Have you ever noticed just how many theatres, amphitheatres and arenas there are in Italy? All of them, including the Coliseum, are used for performances and events of all sorts. Places steeped in ancient history and culture, but which also lend themselves beautifully to huge concerts by famous pop stars. And if there is not enough space, then football stadiums stash away the balls, open their fields and let their grass be trampled by thousands of fans, many of whom come from abroad. 

Millions of tourists flock to our museums, they stand patiently in long lines waiting their turn to admire the art within. Whether the exhibit is a permanent one or a temporary one, whether the venue is a museum, art gallery or archaeological dig, there is so very much art in Italy that it’s sometimes hard to choose what to go see.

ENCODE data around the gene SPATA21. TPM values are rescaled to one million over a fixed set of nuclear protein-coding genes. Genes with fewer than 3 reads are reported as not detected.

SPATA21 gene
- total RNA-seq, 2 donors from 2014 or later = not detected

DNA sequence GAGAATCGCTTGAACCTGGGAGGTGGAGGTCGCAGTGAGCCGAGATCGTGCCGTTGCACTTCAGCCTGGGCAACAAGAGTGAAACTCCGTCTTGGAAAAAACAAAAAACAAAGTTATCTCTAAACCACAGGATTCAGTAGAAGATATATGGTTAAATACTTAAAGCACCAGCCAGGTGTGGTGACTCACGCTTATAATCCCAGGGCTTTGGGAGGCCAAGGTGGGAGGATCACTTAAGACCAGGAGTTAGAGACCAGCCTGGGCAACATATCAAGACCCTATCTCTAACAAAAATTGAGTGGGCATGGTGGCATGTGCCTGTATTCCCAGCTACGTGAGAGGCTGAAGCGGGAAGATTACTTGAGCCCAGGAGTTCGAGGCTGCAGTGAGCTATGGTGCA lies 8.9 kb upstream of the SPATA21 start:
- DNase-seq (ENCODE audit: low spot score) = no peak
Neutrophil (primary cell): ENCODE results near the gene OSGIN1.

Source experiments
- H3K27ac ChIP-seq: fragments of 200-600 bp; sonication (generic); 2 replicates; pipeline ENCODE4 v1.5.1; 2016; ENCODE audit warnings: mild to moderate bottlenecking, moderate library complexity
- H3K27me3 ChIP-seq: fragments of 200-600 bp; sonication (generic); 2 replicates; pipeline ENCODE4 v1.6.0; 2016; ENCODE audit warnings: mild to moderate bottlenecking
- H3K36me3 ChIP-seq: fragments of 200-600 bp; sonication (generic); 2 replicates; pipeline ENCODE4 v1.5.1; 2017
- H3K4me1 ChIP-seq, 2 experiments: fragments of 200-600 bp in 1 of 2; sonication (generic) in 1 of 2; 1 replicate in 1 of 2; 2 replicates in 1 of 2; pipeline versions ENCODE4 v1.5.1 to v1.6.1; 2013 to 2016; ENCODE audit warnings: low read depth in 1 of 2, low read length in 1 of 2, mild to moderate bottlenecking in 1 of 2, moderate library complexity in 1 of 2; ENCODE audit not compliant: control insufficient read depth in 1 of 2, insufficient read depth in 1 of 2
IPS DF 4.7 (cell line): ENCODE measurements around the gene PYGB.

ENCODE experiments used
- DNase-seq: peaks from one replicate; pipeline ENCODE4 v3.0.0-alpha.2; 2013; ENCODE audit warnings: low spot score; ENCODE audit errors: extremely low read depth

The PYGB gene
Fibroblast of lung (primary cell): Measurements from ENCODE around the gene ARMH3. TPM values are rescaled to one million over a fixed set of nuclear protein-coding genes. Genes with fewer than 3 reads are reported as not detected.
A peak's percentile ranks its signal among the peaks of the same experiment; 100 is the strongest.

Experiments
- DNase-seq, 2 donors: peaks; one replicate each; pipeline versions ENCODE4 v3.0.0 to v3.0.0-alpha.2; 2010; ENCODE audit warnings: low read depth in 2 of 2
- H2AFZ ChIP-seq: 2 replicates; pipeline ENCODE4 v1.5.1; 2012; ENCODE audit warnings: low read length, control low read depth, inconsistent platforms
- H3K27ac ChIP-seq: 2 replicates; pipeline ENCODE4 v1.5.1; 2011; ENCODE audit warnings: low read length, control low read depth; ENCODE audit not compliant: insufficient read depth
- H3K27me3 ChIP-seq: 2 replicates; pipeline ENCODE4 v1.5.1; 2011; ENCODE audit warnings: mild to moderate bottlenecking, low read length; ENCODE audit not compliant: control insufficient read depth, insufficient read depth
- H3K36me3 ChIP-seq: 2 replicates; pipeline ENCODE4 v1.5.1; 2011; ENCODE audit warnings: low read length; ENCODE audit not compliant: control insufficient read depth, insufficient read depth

And summer in Italy means festivals, of all types, from Umbria Jazz in Perugia to the opera in Verona, the 2Worlds Festival in Spoleto, the Sounds of the Dolomites, Nights of Tarantula and so many others.

Milan, during Fashion Week, is taken over by stylists, models, make-up artists, photographers and hangers-on that occupy every hotel room. And the same thing happens in the other cities when they hold fashion-related events, like, for example, Pitti Uomo in Florence.

Venice becomes an even more popular destination when Carnival rolls around, and when the Biennale is on.

And Rome is home to a major event each and every Sunday: when the faithful flock to the Vatican for the Holy Mass celebrated on the square by Pope Francis.

Every town has its own sagra, or festivity: they sing and dance, roam the stalls, eat street food and take rides. People, so many people, love to go to them and just mix in with the locals so that, at least for one day, they too can feel Italian.